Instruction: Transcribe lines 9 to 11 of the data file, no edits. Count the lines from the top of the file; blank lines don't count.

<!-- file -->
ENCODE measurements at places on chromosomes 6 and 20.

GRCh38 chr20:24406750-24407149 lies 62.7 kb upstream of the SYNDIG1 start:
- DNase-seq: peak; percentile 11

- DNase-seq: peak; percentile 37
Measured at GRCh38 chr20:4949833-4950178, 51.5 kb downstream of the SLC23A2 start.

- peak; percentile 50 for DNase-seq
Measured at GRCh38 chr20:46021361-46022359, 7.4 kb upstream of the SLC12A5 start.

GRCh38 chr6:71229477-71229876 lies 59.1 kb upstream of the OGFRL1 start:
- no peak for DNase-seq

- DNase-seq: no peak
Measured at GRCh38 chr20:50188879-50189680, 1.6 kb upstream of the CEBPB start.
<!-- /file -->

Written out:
- no peak for DNase-seq

- DNase-seq: no peak
Measured at GRCh38 chr20:50188879-50189680, 1.6 kb upstream of the CEBPB start.